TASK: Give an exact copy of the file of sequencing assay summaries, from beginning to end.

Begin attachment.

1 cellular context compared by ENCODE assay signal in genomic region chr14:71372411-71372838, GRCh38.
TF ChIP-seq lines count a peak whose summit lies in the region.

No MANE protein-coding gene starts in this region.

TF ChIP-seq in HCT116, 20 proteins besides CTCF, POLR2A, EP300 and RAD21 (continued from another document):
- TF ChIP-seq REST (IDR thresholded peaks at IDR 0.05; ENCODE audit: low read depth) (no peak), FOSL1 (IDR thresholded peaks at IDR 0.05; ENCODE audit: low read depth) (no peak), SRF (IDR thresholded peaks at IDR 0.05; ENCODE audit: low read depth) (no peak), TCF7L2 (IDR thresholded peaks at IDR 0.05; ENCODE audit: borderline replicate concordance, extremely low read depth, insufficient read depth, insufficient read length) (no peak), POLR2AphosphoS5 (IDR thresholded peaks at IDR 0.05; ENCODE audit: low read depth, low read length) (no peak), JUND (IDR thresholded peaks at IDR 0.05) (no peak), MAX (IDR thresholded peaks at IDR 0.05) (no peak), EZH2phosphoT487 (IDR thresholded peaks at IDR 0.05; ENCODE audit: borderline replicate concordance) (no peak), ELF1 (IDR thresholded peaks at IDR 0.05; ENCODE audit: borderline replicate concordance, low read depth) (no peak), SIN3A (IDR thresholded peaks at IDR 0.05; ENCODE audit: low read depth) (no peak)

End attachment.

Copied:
1 cellular context compared by ENCODE assay signal in genomic region chr14:71372411-71372838, GRCh38.
TF ChIP-seq lines count a peak whose summit lies in the region.

No MANE protein-coding gene starts in this region.

TF ChIP-seq in HCT116, 20 proteins besides CTCF, POLR2A, EP300 and RAD21 (continued from another document):
- TF ChIP-seq REST (IDR thresholded peaks at IDR 0.05; ENCODE audit: low read depth) (no peak), FOSL1 (IDR thresholded peaks at IDR 0.05; ENCODE audit: low read depth) (no peak), SRF (IDR thresholded peaks at IDR 0.05; ENCODE audit: low read depth) (no peak), TCF7L2 (IDR thresholded peaks at IDR 0.05; ENCODE audit: borderline replicate concordance, extremely low read depth, insufficient read depth, insufficient read length) (no peak), POLR2AphosphoS5 (IDR thresholded peaks at IDR 0.05; ENCODE audit: low read depth, low read length) (no peak), JUND (IDR thresholded peaks at IDR 0.05) (no peak), MAX (IDR thresholded peaks at IDR 0.05) (no peak), EZH2phosphoT487 (IDR thresholded peaks at IDR 0.05; ENCODE audit: borderline replicate concordance) (no peak), ELF1 (IDR thresholded peaks at IDR 0.05; ENCODE audit: borderline replicate concordance, low read depth) (no peak), SIN3A (IDR thresholded peaks at IDR 0.05; ENCODE audit: low read depth) (no peak)